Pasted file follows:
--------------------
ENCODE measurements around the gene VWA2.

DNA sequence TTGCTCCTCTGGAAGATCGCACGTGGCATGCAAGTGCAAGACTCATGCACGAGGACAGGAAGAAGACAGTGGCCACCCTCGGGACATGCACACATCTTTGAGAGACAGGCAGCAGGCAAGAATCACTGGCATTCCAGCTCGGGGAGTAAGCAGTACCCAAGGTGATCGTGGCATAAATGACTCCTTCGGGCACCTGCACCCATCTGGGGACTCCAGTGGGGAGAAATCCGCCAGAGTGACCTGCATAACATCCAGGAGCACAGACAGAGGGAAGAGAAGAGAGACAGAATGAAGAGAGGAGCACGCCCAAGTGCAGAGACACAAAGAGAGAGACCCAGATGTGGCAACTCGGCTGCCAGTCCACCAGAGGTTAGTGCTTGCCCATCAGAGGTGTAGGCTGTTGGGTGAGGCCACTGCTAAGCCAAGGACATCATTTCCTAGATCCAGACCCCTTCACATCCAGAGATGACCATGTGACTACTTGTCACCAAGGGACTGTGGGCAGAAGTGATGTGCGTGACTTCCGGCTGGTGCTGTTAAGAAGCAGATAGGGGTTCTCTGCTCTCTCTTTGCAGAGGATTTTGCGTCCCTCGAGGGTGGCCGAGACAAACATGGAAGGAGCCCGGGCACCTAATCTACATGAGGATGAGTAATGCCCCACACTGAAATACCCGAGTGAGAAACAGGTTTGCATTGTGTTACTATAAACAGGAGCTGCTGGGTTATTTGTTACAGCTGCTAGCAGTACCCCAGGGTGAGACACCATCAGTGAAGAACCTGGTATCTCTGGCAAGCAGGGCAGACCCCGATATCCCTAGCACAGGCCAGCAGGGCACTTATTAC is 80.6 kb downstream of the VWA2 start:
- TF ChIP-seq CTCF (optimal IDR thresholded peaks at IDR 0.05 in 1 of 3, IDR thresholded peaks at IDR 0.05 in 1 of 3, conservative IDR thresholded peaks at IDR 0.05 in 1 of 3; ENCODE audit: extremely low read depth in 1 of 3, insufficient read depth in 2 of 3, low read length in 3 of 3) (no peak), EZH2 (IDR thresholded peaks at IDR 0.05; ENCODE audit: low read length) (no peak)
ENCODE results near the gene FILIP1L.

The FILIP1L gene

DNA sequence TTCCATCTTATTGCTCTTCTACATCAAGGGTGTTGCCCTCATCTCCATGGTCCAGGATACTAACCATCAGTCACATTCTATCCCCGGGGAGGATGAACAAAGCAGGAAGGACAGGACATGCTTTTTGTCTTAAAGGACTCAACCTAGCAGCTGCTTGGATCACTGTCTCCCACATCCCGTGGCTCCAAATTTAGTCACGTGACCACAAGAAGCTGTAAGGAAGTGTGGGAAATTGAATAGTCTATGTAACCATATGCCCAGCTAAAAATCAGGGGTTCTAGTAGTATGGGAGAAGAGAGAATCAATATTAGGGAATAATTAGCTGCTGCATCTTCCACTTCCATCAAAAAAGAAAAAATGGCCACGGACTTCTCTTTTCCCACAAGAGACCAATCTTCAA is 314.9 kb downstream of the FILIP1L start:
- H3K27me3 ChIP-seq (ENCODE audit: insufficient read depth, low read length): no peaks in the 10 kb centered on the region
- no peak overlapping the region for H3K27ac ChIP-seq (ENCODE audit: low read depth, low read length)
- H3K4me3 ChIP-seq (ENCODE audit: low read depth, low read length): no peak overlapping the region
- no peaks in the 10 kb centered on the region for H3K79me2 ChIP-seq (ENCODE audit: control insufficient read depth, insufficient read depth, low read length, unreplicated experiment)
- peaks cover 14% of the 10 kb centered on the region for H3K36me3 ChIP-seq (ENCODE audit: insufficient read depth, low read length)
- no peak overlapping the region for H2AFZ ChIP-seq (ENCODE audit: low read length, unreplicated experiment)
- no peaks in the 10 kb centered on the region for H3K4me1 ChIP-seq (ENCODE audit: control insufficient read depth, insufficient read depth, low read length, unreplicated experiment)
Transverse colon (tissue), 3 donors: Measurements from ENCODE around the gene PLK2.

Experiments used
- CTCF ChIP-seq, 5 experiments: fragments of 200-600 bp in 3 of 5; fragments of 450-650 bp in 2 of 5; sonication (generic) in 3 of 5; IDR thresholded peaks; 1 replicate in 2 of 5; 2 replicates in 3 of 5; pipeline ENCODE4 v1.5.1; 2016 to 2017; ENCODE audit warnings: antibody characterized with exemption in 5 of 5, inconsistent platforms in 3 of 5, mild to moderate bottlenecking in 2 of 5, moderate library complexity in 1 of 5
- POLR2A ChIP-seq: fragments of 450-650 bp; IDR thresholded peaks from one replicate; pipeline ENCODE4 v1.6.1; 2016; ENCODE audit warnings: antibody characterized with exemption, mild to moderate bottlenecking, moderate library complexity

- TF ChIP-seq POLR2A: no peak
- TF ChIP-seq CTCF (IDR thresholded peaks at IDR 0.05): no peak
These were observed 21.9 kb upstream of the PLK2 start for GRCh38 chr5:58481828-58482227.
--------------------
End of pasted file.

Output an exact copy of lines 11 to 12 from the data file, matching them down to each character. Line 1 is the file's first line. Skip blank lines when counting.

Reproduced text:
- peaks cover 14% of the 10 kb centered on the region for H3K36me3 ChIP-seq (ENCODE audit: insufficient read depth, low read length)
- no peak overlapping the region for H2AFZ ChIP-seq (ENCODE audit: low read length, unreplicated experiment)